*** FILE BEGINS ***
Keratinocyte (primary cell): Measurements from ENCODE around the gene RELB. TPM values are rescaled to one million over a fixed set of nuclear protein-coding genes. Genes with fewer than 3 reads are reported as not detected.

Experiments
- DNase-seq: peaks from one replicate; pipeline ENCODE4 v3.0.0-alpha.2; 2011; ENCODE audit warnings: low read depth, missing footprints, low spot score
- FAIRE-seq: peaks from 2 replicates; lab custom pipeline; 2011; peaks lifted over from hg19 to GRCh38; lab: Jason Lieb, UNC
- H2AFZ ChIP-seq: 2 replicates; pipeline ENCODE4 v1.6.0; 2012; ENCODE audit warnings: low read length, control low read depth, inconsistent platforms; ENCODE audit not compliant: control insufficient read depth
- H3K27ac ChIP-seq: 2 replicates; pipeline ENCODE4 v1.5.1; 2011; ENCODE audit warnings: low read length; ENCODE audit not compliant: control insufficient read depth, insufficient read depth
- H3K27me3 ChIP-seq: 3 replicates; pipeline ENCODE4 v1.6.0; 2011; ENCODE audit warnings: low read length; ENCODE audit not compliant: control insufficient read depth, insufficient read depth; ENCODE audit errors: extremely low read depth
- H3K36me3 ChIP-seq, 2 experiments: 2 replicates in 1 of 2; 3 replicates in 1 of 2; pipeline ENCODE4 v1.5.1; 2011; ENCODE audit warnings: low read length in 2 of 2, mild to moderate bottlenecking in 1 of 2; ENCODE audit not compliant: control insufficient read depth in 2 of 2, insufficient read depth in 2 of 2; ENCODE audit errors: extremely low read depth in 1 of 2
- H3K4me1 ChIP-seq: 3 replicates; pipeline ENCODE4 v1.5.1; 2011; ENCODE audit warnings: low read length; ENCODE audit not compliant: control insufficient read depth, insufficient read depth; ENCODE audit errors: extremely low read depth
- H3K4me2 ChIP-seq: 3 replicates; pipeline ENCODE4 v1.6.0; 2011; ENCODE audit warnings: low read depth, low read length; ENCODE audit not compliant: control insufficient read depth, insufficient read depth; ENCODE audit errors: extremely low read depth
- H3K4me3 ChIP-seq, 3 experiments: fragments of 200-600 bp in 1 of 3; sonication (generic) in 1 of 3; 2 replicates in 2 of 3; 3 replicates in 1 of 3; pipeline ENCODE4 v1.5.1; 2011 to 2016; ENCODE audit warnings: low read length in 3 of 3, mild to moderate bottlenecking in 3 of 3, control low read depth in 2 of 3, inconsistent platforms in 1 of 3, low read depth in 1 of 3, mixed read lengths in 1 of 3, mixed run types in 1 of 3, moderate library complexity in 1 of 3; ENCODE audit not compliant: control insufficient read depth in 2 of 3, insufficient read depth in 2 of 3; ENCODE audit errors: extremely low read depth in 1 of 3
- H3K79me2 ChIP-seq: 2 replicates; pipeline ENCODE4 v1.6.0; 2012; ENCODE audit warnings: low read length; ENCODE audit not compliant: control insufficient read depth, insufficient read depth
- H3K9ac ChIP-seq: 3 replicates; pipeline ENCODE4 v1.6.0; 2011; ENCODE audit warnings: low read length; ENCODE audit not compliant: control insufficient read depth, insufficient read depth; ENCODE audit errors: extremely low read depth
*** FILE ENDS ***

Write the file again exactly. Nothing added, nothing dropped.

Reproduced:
Keratinocyte (primary cell): Measurements from ENCODE around the gene RELB. TPM values are rescaled to one million over a fixed set of nuclear protein-coding genes. Genes with fewer than 3 reads are reported as not detected.

Experiments
- DNase-seq: peaks from one replicate; pipeline ENCODE4 v3.0.0-alpha.2; 2011; ENCODE audit warnings: low read depth, missing footprints, low spot score
- FAIRE-seq: peaks from 2 replicates; lab custom pipeline; 2011; peaks lifted over from hg19 to GRCh38; lab: Jason Lieb, UNC
- H2AFZ ChIP-seq: 2 replicates; pipeline ENCODE4 v1.6.0; 2012; ENCODE audit warnings: low read length, control low read depth, inconsistent platforms; ENCODE audit not compliant: control insufficient read depth
- H3K27ac ChIP-seq: 2 replicates; pipeline ENCODE4 v1.5.1; 2011; ENCODE audit warnings: low read length; ENCODE audit not compliant: control insufficient read depth, insufficient read depth
- H3K27me3 ChIP-seq: 3 replicates; pipeline ENCODE4 v1.6.0; 2011; ENCODE audit warnings: low read length; ENCODE audit not compliant: control insufficient read depth, insufficient read depth; ENCODE audit errors: extremely low read depth
- H3K36me3 ChIP-seq, 2 experiments: 2 replicates in 1 of 2; 3 replicates in 1 of 2; pipeline ENCODE4 v1.5.1; 2011; ENCODE audit warnings: low read length in 2 of 2, mild to moderate bottlenecking in 1 of 2; ENCODE audit not compliant: control insufficient read depth in 2 of 2, insufficient read depth in 2 of 2; ENCODE audit errors: extremely low read depth in 1 of 2
- H3K4me1 ChIP-seq: 3 replicates; pipeline ENCODE4 v1.5.1; 2011; ENCODE audit warnings: low read length; ENCODE audit not compliant: control insufficient read depth, insufficient read depth; ENCODE audit errors: extremely low read depth
- H3K4me2 ChIP-seq: 3 replicates; pipeline ENCODE4 v1.6.0; 2011; ENCODE audit warnings: low read depth, low read length; ENCODE audit not compliant: control insufficient read depth, insufficient read depth; ENCODE audit errors: extremely low read depth
- H3K4me3 ChIP-seq, 3 experiments: fragments of 200-600 bp in 1 of 3; sonication (generic) in 1 of 3; 2 replicates in 2 of 3; 3 replicates in 1 of 3; pipeline ENCODE4 v1.5.1; 2011 to 2016; ENCODE audit warnings: low read length in 3 of 3, mild to moderate bottlenecking in 3 of 3, control low read depth in 2 of 3, inconsistent platforms in 1 of 3, low read depth in 1 of 3, mixed read lengths in 1 of 3, mixed run types in 1 of 3, moderate library complexity in 1 of 3; ENCODE audit not compliant: control insufficient read depth in 2 of 3, insufficient read depth in 2 of 3; ENCODE audit errors: extremely low read depth in 1 of 3
- H3K79me2 ChIP-seq: 2 replicates; pipeline ENCODE4 v1.6.0; 2012; ENCODE audit warnings: low read length; ENCODE audit not compliant: control insufficient read depth, insufficient read depth
- H3K9ac ChIP-seq: 3 replicates; pipeline ENCODE4 v1.6.0; 2011; ENCODE audit warnings: low read length; ENCODE audit not compliant: control insufficient read depth, insufficient read depth; ENCODE audit errors: extremely low read depth